Prevent Drunk Driving
Just how big of a public health crisis is underage drinking? A national survey among high school students found that during just the past 30 days, one out of 10 high school students drove after drinking alcohol and more than one out of four rode with a driver who had been drinking.
Imagine being a parent who learns these statistics the hard way: with a phone call stating that his or her child has been killed in a drunk driving accident.
Thousands of other parents will deal with teenagers who emerge from drunk driving accidents alive but gravely changed — beautiful young daughters burned, athletic sons paralyzed, promising college-bound teens now struggling for words.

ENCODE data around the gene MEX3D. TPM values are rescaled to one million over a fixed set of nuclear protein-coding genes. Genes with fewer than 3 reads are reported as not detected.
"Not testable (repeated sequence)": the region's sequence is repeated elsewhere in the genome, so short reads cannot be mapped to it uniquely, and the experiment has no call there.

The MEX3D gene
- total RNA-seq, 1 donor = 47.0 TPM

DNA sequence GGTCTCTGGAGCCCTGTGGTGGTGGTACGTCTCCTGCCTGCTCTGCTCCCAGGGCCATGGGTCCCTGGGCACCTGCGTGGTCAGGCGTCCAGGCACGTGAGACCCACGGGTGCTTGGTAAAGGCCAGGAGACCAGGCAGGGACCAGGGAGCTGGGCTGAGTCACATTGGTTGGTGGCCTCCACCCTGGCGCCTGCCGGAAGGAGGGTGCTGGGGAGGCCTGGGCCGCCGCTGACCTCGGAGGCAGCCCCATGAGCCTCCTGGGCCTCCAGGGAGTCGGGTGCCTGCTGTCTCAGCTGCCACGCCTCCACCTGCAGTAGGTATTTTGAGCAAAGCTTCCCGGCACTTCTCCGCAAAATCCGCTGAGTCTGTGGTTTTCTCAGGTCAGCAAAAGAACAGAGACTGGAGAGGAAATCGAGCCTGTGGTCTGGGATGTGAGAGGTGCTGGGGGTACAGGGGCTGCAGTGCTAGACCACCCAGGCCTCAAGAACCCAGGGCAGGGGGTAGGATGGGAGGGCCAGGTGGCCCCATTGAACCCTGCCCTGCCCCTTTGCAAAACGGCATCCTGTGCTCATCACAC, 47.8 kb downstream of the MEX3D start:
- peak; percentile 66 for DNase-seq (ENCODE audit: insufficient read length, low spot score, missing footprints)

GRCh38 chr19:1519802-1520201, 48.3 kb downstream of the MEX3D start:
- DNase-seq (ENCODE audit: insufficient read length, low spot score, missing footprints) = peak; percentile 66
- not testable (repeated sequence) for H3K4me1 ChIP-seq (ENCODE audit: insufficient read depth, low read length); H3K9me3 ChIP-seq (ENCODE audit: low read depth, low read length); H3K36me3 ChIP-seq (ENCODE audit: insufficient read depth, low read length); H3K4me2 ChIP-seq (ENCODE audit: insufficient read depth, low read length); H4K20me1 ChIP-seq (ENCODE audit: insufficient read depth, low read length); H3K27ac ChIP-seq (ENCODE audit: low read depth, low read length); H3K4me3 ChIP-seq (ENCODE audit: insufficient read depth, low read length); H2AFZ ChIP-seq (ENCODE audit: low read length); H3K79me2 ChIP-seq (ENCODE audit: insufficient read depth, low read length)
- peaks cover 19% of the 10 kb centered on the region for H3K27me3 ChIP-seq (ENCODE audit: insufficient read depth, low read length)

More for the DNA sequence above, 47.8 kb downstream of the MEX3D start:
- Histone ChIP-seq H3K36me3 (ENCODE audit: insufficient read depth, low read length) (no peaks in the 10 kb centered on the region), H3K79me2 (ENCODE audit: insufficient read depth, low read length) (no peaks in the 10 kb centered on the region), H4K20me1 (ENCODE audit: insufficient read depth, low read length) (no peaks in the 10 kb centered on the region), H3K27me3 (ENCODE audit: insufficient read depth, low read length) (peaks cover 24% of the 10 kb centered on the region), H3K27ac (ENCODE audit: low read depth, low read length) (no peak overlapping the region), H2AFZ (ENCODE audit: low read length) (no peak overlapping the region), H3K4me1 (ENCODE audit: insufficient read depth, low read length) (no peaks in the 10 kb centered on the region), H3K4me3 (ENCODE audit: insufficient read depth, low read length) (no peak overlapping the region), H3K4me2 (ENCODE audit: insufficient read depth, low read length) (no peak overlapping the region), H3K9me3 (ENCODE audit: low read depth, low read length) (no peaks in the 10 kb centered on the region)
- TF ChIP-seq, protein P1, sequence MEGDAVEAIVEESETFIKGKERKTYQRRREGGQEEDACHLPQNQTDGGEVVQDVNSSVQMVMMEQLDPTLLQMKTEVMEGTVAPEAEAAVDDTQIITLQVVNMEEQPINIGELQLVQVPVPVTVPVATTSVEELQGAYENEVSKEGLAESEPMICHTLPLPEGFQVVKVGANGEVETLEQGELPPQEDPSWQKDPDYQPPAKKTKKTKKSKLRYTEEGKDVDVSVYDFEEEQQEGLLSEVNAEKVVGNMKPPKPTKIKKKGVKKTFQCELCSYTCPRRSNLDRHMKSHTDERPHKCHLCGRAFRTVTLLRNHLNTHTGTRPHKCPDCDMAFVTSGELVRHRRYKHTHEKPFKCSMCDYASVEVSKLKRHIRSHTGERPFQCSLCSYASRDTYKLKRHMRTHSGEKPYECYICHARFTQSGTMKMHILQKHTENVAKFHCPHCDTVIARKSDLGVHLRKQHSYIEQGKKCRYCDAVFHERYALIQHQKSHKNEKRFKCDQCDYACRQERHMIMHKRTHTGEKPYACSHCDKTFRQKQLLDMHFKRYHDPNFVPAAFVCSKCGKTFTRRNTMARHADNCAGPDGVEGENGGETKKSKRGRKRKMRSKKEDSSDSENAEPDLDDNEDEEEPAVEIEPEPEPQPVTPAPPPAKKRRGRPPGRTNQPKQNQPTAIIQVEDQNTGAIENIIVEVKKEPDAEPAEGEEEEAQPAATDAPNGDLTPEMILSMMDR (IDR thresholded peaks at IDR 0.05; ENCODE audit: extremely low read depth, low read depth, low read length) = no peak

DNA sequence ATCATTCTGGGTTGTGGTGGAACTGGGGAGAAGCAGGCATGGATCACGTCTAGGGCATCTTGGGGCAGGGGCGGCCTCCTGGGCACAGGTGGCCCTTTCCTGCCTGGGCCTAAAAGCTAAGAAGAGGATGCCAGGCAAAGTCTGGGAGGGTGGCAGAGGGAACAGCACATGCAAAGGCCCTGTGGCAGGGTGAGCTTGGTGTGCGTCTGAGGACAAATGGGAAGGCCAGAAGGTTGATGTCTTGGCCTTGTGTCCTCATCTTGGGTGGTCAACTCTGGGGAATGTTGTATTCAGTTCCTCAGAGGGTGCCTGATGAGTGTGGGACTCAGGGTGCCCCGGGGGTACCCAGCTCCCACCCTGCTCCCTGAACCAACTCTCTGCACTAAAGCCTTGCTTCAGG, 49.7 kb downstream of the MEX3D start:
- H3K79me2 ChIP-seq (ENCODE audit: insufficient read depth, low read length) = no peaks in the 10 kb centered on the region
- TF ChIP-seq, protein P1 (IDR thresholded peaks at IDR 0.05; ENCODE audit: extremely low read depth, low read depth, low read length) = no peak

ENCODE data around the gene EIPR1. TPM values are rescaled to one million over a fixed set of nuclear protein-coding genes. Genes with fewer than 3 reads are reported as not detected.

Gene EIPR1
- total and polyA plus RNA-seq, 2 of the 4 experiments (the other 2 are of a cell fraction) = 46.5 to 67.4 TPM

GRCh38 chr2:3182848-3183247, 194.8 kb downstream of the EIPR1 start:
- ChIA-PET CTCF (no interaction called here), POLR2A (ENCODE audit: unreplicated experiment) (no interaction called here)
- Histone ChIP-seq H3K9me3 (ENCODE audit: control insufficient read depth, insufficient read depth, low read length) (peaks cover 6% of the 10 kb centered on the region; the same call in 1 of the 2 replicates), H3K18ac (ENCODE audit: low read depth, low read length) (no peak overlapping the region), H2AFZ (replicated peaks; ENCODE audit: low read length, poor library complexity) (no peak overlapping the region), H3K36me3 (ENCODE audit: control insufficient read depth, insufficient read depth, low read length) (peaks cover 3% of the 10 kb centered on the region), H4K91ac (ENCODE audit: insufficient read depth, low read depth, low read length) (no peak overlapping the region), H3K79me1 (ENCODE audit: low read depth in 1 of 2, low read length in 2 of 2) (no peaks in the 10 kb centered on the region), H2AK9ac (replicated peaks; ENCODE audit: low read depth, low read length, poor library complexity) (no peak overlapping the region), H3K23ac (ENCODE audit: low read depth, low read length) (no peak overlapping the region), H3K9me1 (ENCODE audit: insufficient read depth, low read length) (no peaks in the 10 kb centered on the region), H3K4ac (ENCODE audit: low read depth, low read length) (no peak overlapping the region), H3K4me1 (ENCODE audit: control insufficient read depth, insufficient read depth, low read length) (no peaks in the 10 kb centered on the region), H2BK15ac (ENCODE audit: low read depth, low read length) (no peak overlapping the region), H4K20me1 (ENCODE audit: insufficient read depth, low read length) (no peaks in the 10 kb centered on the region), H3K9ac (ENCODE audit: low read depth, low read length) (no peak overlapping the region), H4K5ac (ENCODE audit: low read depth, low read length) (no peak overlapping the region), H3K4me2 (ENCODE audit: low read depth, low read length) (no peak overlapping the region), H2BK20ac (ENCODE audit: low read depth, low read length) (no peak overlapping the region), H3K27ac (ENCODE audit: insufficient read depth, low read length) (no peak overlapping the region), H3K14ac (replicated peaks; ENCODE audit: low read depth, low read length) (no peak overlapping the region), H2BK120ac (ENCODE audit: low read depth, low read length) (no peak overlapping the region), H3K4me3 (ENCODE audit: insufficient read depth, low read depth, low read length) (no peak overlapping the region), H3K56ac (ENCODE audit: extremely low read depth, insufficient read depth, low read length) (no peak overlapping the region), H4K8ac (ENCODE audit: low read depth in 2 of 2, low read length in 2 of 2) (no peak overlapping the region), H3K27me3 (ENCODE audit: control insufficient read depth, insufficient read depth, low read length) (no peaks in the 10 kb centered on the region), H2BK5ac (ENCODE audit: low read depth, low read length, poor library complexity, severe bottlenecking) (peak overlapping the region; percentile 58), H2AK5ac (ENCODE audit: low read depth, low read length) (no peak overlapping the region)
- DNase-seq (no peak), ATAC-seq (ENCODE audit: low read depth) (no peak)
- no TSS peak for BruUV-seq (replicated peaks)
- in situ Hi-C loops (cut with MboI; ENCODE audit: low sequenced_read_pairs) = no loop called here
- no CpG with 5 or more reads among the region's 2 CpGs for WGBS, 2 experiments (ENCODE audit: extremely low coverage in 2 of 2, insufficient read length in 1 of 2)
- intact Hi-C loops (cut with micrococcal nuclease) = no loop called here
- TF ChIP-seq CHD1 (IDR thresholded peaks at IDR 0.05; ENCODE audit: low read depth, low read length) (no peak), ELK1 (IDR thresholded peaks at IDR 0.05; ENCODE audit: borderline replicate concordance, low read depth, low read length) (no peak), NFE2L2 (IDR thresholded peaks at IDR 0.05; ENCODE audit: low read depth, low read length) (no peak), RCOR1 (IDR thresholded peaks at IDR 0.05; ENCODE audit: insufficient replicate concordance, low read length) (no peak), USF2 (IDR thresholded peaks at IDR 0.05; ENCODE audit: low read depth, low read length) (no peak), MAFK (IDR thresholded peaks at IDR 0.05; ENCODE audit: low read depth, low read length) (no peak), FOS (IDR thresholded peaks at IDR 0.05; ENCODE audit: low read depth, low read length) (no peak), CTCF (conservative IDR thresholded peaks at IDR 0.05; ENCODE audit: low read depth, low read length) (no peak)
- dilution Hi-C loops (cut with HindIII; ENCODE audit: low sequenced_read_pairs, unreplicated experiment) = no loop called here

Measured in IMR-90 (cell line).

Drunk driving accidents injure far more than their immediate teenage victims:
Sadly, nearly 11 million young people aged 12-20 report drinking alcohol in the past month, with 19 percent of them admitting to binge drinking. With thoughts that they are not "that" drunk, that they are too scared to call their parents to get a safe ride home, or that they don't want to anger their friends by refusing to get in the car, these teenagers often hit the road — a recipe for disaster for themselves, their passengers, and any innocent motorists who get in their path.
The good news is that you can help prevent teenage drunk-driving accidents, not only by never serving alcohol to minors but by encouraging teenagers and their parents to take responsibility for their actions.
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